The house's are only one facet of the Freedom Seekers ministry. At the center of the ministry is the Freedom Seekers Restoration center, in Blue Eye, MO. In 2006 during the first 6 months at the new center, Ron and his congregation of less than 10 people began to meet at this old building in a small circle of chairs. "This was a broken down warehouse when we found it," Ron says about the Restoration center. Then the vision came- twice. "[God] showed me this vision twice. I walked out [to the parking lot] and I saw this lot completely full of people," Ron says. Soon after, the pace at Freedom Seekers began to speed up. Ron went on: "We started having a lot of people to show up. People started to begin getting baptized. So the momentum was already starting to grow." At the time, Ron was still working with Ozark Mountain Community Church and together with them decided to host a rally to promote the new Restoration center. "2 or 3 different times, God pointed this [building] out and I'm like: "What are we going to do here?", Ron says as his speech quickens with excitement, "So we started promoting this rally. I didn't really know what I was doing but I had some live rock 'n' roll, get-down bands over here and, sure enough, on that day there was a traffic jam. They had to call cops in Blue Eye [for traffic control]. We had 1,200 people on this lot. Everything I saw in this vision came to pass." Ron's congregation soon outgrew the Ozark Mountain Community Church that it had been a part of, after the rally. "There were more Freedom Seeker's than there were Church bodies," Run exclaims about the new found popularity of the ministry. Today Freedom Seekers prayer and worship services are held at the recovery center. Worship services are held Wednesday, Saturday, and Sunday- Wednesday and Saturday night at 6 p.m. include a free meal, Sunday service is at 11 a.m. without a meal. Every Monday night at 8 p.m. prayer service is held and the place fills with young and old ready to pray.
Those ten folding chairs have been replaced by 45 upholstered arm chairs all arranged in rows facing the pulpit and Christian decorations- the crucifix, paintings of Jesus, and prayer plaques, reflect the Christian ideology within the center's walls. During the day the décor appears less like a place of worship and more like a VFW hall- with its high vaulted ceiling, exposed girders, and ducts painted different colors, pale fluorescent lighting, forest green Berber carpet, constant coffee, the American and P.O.W flags hung, and murals and statues of the Bald eagle; or a scene from the Animal House fraternity house- with road signs hung behind a solid wooden bar, a keyboard and drum set on stage, concert sized speakers, a wealth of random knickknack's on display, and pet lizards in a cage. But when the lights dim and the speakers are cranked- to see and hear the Christian service karaoke songs and video projected onto the large screen from the over-head projector, the worship service takes on an electrifying, almost rock concert, persona and it transforms entirely into the practice of prayer and worship that is its intention. At the end of the two hour service, men, women, and children are pleasantly exhausted, and sweating from dancing and singing prayer.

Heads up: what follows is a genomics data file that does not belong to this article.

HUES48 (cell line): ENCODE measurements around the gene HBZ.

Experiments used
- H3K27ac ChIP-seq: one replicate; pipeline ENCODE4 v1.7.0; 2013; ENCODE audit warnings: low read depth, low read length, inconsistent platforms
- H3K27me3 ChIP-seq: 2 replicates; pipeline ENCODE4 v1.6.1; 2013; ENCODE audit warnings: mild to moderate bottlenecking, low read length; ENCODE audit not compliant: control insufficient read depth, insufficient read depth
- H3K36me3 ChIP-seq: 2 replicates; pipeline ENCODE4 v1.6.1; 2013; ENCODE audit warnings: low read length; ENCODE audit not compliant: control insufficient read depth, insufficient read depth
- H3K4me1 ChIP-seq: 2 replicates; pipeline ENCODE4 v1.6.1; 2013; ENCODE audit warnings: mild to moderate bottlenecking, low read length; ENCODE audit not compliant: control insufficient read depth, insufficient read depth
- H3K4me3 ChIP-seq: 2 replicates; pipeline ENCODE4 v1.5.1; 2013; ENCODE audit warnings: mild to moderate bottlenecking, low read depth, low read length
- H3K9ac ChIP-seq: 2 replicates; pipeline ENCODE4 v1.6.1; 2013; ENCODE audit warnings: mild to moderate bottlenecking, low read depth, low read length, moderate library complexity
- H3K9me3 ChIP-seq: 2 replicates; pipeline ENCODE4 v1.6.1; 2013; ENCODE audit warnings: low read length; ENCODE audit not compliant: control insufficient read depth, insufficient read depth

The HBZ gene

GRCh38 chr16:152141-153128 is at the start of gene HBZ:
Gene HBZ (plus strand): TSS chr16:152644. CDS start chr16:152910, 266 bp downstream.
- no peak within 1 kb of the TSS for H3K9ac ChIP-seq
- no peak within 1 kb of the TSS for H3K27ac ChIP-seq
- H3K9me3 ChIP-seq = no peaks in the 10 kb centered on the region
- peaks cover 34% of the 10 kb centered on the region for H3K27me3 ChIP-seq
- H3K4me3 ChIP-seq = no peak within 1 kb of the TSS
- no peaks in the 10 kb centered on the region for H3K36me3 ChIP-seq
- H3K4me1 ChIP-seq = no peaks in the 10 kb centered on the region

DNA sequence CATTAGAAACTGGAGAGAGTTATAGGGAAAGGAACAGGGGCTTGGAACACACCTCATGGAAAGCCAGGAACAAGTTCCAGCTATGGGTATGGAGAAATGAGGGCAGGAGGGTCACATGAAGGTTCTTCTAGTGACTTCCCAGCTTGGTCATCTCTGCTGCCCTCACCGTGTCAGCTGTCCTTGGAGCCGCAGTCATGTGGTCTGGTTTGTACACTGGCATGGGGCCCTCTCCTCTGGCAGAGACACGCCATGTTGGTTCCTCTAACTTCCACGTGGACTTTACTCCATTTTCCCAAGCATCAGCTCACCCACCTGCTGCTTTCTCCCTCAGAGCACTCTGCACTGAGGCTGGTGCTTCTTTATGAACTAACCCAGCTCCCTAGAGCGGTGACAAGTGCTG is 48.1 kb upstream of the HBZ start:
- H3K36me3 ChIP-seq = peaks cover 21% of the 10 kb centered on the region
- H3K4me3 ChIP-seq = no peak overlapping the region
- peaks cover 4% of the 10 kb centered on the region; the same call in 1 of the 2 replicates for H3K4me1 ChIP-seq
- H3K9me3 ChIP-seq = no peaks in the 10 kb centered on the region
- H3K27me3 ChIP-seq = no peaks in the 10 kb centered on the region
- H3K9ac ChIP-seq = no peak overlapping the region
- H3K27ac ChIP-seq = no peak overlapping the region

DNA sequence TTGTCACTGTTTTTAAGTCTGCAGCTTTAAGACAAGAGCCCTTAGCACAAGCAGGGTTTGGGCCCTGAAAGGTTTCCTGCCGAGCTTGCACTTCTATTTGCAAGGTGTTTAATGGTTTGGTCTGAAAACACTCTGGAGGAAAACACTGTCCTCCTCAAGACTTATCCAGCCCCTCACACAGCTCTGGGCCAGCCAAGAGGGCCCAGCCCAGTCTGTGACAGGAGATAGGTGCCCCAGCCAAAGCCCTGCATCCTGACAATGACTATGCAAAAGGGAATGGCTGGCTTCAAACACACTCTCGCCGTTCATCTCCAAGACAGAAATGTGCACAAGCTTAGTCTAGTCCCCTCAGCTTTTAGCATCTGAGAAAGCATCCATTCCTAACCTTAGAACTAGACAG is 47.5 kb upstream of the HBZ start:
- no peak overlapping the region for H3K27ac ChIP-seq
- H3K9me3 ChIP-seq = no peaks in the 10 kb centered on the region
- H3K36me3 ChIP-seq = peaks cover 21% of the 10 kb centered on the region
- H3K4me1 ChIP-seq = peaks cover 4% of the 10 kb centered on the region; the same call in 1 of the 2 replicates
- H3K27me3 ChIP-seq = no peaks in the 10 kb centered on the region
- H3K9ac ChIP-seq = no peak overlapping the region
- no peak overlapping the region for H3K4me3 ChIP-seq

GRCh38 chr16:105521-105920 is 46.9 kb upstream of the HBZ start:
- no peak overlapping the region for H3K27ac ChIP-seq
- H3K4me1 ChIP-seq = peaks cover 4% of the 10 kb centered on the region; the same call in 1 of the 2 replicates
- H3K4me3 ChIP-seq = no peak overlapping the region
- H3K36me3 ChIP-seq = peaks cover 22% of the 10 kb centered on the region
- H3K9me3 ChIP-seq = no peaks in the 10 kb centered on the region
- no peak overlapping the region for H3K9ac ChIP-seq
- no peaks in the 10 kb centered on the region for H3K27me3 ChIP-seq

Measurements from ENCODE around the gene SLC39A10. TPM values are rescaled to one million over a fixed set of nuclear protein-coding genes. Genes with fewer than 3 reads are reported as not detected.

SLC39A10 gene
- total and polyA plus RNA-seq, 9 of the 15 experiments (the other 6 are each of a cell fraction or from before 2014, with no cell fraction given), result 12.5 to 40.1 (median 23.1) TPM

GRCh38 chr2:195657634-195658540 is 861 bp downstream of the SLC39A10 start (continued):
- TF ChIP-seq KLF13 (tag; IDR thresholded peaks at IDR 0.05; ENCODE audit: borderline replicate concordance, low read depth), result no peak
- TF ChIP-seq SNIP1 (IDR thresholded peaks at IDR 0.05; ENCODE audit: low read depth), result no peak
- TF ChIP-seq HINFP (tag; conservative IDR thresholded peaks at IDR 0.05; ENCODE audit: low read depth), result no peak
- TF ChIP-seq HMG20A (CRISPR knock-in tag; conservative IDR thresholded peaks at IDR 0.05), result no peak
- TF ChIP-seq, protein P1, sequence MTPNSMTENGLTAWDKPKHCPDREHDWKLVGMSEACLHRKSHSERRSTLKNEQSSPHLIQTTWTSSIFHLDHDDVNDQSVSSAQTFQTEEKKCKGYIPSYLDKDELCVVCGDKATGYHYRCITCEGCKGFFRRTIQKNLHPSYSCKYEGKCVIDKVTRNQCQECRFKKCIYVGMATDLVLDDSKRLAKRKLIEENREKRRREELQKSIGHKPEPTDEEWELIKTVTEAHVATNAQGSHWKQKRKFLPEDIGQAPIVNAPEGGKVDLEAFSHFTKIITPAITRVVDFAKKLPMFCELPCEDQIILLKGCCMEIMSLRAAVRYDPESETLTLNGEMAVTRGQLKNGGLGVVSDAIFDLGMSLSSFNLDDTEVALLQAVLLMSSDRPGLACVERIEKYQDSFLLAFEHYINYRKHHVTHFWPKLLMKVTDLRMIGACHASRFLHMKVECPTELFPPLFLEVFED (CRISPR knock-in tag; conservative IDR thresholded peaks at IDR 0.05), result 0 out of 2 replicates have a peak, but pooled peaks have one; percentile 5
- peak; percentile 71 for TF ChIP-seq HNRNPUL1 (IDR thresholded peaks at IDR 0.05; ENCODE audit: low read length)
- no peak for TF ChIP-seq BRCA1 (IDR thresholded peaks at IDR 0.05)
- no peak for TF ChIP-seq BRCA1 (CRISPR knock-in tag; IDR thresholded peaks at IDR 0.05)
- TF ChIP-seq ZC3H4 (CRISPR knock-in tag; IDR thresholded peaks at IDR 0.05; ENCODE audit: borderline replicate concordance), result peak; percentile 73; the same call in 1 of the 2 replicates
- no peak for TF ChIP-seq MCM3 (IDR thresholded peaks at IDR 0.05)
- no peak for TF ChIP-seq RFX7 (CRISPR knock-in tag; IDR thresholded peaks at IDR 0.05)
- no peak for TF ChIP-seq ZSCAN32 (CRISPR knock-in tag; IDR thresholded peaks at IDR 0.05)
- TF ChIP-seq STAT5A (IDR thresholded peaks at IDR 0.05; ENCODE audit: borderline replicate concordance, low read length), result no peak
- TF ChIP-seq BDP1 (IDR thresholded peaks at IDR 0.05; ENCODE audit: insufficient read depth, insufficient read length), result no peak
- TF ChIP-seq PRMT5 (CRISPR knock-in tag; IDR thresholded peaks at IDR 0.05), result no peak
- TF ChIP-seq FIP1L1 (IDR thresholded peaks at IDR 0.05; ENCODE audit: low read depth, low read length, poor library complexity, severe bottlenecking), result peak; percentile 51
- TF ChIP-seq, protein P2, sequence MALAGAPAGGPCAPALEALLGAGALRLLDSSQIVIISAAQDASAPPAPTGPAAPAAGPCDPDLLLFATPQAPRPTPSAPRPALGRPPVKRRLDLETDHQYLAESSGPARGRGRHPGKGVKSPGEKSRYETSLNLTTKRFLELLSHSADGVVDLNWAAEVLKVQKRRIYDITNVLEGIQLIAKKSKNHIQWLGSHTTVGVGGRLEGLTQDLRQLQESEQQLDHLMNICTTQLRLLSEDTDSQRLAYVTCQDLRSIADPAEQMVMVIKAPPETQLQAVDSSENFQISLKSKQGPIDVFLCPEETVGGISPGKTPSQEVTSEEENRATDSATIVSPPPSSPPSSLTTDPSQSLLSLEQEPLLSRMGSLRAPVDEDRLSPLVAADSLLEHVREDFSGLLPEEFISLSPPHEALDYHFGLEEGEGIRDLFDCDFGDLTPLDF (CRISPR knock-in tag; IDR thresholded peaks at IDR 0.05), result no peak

Turning back to the topic of helping recovering addicts and relating to the prayer services held at the Restoration center, Ron continued: "I knew we were on the right track because compared to the secular recovery programs that are out there- their success rate is, like, 2- 2 1/2 percent and ours is already at 50 percent. What that means is [that] 5 out of 10 men are staying clean and sober a year plus, getting their life together and moving forward." Since it's inception, Freedom Seekers has helped 500 to 600 people become clean and sober, according to Ron. Helping people get clean and sober is the main focus of the Freedom Seekers Outreach program and the Outreach program is evolving. "We are redefining what we are doing," Ron says about creating a duplicable service model with Freedom Seekers in Blue Eye, "because the need is not just in the tri-lakes area or in Missouri. The need is nationwide."
The Freedom Seekers ministry currently serves the community by offering: Department of Corrections Jail ministry in Stone and Taney County every Monday and Wednesday from 8 a.m. until noon, Drug Court every other Monday, Recovery center visits to LSRC and Turning Leaf on the 3rd Tuesday and Thursday of the month, visits to near-by nursing homes and hospitals to pray for the sick and elderly once a month, and ,together with David Sims ministry in Springfield, they deliver food to the homeless at Food Ministry on the last Saturday of the month.
~written by: CS Owsley.
CS Owsley is an American born documentary photographer and photojournalist living and working in the People's Republic of China as an educator and visual documentarian of Chinese culture. He earned his Masters in Journalism from Boston University. His website: travelersblog.toutoude.com reveals insight into everyday life of average Chinese citizens and foreigners who work on the mainland. His book: Jiujiang, Nine Rivers. is available online at Blurb.com.
During a visit to the United States in February of this year, he spent two days visiting the Freedom Seekers ministry for this story.